god, knowing the bums and sketch-case friends and acquaintances of mine who've gotten jobs teaching in korea and taiwan, i can only imagine you'll be fine. i know that doesn't really help in any specific way, but, anecdotally, they don't seem to be all that picky.
posted by wreckingball at 8:46 PM on April 5, 2007


knowing the bums and sketch-case friends and acquaintances of mine who've gotten jobs teaching in korea and taiwan

Yep, and I actively discourage more of same from coming. We've got enough already.
posted by stavrosthewonderchicken at 9:01 PM on April 5, 2007


Thanks for the replies chaps. Nice to know I should have no probs. Looks like it's all on then.
posted by London Irregular at 10:17 AM on April 6, 2007


"knowing the bums and sketch-case friends and acquaintances of mine who've gotten jobs teaching in korea and taiwan..."

wow, you read my mind. seconded.
posted by tremspeed at 7:28 PM on April 6, 2007


I agree with most of the above. One other point:

Since then, I have been doing administration and minimum wage jobs, nothing lasting more than 6 months or so, with a couple of unemployed gaps.

Were I recruiting you, I'd want to know exactly why six months has been your maximum. Korea is tough for almost everyone and many teachers think about giving up in their first year. Teaching English is another job, with plenty of stress and plenty of tedium. Once you quit your job here, your visa is no longer valid and you have to leave the country - future job hunting will have to be done on a tourist visa.

Apologies if that sounds patronising, but I'd rather piss you off needlessly now than find you posting here in four months to ask about the cheapest way to fly from Incheon to Heathrow.

A couple of biggypacks: any tips on finding a decent school or even recommendations?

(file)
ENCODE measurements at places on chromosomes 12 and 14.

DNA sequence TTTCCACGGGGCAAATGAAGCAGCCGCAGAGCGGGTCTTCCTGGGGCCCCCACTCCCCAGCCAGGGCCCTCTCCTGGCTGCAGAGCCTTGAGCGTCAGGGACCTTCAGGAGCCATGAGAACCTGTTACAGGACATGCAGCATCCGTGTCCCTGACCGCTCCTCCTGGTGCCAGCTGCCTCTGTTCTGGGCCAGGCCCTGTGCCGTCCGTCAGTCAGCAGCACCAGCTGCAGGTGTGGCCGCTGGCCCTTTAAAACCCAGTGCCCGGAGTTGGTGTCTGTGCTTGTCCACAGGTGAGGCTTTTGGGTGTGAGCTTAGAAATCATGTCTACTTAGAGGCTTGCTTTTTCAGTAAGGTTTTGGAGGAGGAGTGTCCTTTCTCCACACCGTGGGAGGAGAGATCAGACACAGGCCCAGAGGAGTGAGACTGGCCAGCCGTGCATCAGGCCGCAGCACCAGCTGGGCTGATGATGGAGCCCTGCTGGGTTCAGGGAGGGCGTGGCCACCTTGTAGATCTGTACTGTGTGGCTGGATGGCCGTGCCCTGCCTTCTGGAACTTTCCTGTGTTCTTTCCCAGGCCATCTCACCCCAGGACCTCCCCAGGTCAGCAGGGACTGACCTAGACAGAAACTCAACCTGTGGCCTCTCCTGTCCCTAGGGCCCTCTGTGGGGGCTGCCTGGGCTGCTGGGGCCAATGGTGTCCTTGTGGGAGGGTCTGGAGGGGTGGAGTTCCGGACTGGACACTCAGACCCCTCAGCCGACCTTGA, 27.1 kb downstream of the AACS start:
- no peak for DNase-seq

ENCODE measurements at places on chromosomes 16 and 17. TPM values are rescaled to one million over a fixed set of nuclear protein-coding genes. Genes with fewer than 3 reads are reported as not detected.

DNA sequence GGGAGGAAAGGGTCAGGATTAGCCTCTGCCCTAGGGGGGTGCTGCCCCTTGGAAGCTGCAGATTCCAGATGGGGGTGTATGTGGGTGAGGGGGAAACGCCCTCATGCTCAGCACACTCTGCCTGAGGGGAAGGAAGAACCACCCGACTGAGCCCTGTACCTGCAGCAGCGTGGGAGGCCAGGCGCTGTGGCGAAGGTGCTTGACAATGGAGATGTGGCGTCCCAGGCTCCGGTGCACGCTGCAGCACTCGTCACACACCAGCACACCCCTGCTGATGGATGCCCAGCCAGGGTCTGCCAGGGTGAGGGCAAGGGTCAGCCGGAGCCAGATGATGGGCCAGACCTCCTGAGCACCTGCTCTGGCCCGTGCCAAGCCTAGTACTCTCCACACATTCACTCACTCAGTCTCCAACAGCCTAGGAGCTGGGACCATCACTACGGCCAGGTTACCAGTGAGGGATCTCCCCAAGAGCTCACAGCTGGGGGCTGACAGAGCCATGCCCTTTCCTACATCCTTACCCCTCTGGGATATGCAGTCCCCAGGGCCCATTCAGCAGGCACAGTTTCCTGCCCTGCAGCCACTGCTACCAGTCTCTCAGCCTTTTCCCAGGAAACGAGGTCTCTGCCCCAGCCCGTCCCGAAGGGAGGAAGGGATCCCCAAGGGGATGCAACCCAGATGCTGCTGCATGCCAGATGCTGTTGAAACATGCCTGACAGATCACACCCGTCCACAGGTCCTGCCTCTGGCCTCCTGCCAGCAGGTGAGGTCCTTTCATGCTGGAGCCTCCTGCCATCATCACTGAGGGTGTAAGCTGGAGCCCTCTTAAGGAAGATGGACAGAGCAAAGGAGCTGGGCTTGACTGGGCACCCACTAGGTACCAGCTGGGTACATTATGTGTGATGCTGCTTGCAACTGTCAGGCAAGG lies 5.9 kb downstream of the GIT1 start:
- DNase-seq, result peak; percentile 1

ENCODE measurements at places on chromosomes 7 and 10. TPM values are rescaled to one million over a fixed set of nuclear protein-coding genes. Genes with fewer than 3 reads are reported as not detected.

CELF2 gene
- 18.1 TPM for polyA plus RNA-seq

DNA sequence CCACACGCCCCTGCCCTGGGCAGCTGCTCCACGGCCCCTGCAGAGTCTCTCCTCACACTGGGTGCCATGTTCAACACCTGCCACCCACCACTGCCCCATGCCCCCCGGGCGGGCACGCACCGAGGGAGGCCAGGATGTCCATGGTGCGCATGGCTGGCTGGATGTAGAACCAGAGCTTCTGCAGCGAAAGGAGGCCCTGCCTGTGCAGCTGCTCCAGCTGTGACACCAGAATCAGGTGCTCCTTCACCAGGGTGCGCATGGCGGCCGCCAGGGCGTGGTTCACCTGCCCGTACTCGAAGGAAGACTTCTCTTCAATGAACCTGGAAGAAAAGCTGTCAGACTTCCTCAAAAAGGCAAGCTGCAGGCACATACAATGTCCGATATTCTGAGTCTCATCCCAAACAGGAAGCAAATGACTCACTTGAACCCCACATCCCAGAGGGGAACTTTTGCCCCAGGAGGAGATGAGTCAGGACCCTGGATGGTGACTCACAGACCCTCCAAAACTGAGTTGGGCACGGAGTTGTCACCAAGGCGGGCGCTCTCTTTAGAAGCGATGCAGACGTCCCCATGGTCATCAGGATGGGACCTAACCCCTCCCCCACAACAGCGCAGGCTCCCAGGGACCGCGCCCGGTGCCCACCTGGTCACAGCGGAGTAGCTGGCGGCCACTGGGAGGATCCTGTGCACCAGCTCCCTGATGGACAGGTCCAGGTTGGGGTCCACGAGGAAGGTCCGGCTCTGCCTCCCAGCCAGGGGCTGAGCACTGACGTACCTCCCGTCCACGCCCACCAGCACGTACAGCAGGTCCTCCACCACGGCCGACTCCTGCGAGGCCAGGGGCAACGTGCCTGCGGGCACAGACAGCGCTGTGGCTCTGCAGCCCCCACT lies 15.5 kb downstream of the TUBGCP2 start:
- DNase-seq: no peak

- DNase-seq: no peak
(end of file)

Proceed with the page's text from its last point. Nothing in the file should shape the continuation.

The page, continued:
Do they seem professional? Are they fussy about paperwork or just keen on getting you over ASAP? Are they interested in your aptitude for teaching and your ability to deal with a different culture? Do they ask difficult questions to try to check you're suitable for the job or are they suspiciously keen to take you on from the start?

These things can be clues, although there aren't many schools who will be quite as careful as all that.

I also know of a recruiting agency who I believe to be honest. I haven't used them myself, so won't name them here, but if you email me I'll give you the URL.
posted by Busy Old Fool at 9:16 AM on April 9, 2007


A couple of biggypacks: any tips on finding a decent school or even recommendations?
While finding a job in a hagwon is easier to do and can be more free in terms of commitments, I would whole-heartedly advise to find a job at a public school. I taught for a year at a public junior high in GyeonggiDo (the largest province in Korea) and couldn't have had a better time. Most of the people I knew (>20) teaching in the public school system also loved it. Lots of freedom in what you can teach; more vacations; sometimes better pay; tons of time off at school; plus you're working for the government so you can't get fired at the drop of the hat and get pension! I did it through gepik. warning:horrible site You can also try looking at HiTeacher, as they have tons of job postings, though I have no experience with them.
A public school will require a copy of a diploma, but I'm pretty sure they're not that restrictive in terms of education experience. Also, as far as I know, they don't give a crap about previous job history but may need some references to ensure that you're okay working around children.
I know I posted this too late. If you have any more questions, email's in the profile.
posted by shokod at 1:57 AM on April 19, 2007